I confess to feeling blue around this time of year, missing my brother, mother, and father… and realizing that my kids are developing their own traditions independent from my wife and I. We are coming to grips with the fact that our time is passing and we are shifting into a less central role than we have played previously. In a way, this is welcome, because the ‘downshifting’ needs less energy. However, I don’t want the important people in my life — now gone — to be forgotten in the process of building those new traditions.

I’m moved by advice provided by a couple of smart individuals: Carl Jung and Erik Erikson. Jung talked about the importance of making myths and Erikson pointed to age-related challenges that must be addressed to remain psychologically healthy.

Jung has this mystic quality that is incorporated into his scheme of psychoanalytic thought. What I take from his writings is that it is important to stay in continuance with our past by reinforcing stories – or myths – that keep our history alive. My job is to retell – and maybe embellish – tales about my forebears to maintain the currency of those lost loved ones. Don’t we all do this? Friends get together and relive ‘war stories’ and old memories. We’re making myths – in a good way! I try to do that with my sons and grandsons. It honors those who have passed and gives me a role as a ‘creative historian’. Hopefully these myths provide significant life lessons as well as honoring people and times past. Erikson laid out a theory of developmental challenges as we grow. The generativity challenge has to do with a decision we make either to a) share our experiences and mentor others as we age or b) draw inward and focus on ourselves and our problems. Of course, we occasionally have a foot in both camps, but the latter choice tends to build a closed system over time. I’d rather acknowledge what I miss, take the best of it and reach out for new opportunities. Joni Mitchell sang “…something’s lost, but something’s gained in living every day”. Synthesize and celebrate, my friends!

Deep Waters — Surface Emotions

I love George’s newly coined medical disease – arthritis of the emotions!  Yup!  I too, contracted the same condition over the last few years.  However, my affliction is not necessarily triggered by only the holidays but seems to flare up on any given day, week, or season.  Sensitivity to joy, sadness, love, or loss, evokes a deep connection to a feeling that often results in tears.  Usually induced by a movie, I find my emotions, which have migrated to the surface over the years, release more readily and more frequently than before.  And, interestingly, they are more prevalent around stories of extreme joy or love, or transformation than those of sadness or loss.  I don’t know why.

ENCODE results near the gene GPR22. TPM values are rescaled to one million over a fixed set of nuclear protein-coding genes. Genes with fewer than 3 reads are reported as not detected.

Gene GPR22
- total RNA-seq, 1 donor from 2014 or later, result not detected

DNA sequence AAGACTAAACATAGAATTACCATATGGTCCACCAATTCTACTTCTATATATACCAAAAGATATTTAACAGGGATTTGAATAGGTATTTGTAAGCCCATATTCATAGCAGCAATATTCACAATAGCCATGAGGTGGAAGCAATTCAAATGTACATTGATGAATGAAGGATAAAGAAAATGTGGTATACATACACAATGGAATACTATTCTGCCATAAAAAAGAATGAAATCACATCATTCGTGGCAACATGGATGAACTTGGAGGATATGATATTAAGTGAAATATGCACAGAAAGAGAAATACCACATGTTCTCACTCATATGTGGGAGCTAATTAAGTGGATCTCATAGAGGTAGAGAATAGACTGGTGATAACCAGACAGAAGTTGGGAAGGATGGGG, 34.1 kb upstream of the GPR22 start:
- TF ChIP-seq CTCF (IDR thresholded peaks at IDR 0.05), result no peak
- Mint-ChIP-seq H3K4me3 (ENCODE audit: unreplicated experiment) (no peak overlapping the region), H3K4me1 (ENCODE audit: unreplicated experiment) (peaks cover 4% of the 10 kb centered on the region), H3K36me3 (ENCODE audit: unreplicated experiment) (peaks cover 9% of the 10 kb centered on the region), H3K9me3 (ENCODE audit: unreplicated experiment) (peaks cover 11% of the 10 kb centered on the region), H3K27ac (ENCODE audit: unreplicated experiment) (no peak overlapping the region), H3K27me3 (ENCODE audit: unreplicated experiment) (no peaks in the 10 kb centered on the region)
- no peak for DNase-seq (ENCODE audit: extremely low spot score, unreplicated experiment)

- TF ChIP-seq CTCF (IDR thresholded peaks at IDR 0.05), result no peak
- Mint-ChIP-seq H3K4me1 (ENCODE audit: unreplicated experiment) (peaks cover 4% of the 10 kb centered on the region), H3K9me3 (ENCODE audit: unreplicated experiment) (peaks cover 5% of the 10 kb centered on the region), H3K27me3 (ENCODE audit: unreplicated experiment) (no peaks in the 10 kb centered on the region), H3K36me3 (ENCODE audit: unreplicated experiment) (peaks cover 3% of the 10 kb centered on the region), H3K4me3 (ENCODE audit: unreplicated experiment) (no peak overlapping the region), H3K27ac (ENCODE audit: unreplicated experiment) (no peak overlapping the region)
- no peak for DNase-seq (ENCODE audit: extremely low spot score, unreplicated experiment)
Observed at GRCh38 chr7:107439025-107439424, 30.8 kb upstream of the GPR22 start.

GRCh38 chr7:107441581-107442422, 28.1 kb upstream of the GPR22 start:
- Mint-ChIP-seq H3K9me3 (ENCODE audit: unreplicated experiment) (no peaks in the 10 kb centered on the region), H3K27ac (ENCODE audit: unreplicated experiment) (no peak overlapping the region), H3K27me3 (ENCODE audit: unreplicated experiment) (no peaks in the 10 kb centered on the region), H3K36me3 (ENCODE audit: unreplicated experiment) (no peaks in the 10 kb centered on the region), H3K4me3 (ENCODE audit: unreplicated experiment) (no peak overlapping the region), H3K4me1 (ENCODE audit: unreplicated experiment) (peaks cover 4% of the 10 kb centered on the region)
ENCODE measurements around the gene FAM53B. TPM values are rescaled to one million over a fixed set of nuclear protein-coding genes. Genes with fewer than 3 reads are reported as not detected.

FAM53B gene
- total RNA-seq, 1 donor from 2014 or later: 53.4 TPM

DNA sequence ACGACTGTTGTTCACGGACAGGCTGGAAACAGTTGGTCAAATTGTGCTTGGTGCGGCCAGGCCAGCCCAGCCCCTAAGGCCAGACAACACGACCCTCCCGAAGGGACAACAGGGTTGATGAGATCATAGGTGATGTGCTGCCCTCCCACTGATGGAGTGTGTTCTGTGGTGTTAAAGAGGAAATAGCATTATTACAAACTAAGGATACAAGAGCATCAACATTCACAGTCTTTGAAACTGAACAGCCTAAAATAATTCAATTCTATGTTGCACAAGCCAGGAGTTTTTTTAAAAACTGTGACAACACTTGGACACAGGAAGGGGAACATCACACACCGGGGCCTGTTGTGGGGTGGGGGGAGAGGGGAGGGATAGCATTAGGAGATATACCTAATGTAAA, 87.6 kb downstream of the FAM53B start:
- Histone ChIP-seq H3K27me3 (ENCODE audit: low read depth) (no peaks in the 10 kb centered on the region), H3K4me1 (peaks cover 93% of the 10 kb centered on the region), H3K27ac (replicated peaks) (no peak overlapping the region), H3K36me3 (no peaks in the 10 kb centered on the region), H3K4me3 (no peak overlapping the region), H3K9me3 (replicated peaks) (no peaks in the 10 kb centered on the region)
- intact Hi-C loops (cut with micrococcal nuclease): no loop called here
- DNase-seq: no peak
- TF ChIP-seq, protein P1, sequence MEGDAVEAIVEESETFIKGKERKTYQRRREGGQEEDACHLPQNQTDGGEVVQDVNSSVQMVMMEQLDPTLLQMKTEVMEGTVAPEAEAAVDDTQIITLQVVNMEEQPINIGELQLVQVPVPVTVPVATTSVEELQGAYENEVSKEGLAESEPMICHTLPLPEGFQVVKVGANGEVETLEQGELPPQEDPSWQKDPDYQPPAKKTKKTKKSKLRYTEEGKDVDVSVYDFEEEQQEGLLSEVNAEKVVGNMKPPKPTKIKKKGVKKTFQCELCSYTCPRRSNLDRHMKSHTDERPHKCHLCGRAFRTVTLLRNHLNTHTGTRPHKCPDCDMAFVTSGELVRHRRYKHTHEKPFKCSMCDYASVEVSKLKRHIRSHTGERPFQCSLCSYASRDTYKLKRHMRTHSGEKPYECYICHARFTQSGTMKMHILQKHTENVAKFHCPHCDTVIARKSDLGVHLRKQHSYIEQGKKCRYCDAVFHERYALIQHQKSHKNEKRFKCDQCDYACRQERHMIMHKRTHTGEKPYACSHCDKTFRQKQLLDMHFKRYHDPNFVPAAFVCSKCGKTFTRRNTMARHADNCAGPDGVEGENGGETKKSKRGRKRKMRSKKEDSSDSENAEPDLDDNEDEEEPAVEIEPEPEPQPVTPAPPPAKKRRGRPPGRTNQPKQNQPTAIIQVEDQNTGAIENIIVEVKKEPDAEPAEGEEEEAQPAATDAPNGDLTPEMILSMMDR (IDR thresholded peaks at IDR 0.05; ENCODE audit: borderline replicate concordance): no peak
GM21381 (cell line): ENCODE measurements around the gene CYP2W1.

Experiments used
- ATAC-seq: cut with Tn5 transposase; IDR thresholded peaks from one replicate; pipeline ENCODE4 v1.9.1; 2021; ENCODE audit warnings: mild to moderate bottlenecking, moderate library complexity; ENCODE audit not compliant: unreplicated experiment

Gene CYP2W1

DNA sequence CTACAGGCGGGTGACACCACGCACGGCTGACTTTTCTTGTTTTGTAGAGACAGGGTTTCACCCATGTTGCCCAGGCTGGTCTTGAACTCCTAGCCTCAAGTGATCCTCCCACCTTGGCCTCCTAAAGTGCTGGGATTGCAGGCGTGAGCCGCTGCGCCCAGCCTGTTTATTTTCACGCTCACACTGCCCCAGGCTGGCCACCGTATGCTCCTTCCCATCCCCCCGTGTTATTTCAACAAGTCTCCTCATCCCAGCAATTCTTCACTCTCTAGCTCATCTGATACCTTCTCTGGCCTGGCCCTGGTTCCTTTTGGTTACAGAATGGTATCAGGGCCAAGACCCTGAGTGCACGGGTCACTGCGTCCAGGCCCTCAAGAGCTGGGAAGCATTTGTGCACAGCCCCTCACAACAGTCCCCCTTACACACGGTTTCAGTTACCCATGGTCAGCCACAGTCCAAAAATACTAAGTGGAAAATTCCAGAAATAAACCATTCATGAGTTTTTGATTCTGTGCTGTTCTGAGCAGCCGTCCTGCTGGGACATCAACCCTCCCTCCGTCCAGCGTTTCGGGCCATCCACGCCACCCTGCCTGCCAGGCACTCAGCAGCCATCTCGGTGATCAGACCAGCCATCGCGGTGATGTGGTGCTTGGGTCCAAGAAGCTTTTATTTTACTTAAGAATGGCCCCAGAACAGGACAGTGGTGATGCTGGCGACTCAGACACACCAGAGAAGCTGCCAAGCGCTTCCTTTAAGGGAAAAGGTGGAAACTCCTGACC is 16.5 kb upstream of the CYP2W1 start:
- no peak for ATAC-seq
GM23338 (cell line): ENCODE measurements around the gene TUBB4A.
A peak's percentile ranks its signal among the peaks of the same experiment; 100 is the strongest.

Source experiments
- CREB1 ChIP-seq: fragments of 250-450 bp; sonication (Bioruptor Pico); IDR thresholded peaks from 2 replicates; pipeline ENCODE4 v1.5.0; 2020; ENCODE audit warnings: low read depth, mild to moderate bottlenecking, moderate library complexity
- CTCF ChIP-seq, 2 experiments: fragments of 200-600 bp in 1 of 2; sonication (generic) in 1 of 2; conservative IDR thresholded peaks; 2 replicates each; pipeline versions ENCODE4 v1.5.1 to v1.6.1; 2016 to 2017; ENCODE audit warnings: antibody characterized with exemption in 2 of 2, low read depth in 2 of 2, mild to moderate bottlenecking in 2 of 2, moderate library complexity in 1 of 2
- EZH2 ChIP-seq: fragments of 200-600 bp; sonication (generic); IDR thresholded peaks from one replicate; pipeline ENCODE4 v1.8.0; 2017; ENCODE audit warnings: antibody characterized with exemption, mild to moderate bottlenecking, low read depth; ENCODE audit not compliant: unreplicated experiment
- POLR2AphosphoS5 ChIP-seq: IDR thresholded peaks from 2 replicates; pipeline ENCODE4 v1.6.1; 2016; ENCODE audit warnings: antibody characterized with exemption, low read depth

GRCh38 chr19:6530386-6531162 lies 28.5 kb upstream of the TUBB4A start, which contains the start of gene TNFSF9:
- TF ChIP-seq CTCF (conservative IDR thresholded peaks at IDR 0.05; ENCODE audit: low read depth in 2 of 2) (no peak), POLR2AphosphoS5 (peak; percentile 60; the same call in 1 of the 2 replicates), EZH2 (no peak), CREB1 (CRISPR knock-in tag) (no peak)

The holidays for me have changed as both Wal and George have described.  My mother, who was the focal point for our gatherings, is no longer with us and my siblings and children have their own families and friends and traditions.  As a result, getting together for the holidays or birthdays is far less frequent.  And, as a single man, sometimes I spend a holiday or birthday alone—except for Duke of course.  At first I felt sorry for myself and drifted into places of sadness and questions of where I went wrong.  But over time, I’ve recognized that spending time alone, holiday or not, does not represent who I am or how my life turned out.  It’s simply a quiet time to rest, or read, or walk, or think, or watch one of those tear-producing movies.  Someone once said to me that it was better to be alone with yourself, than feeling alone with a partner.  I understand that difference and can now appreciate (most of the time) when I spend one of those days by myself without seeking to change it.  Being alone doesn’t have to mean I’m lonely.  However, when I do get to spend time with family and/or friends for a holiday, I truly enjoy the story telling that Wal referred to in his piece.  When my sisters and I would spend time together, my mother seemed to be with us as we told story after story of experiences and events that made us laugh so hard that tears came to our eyes.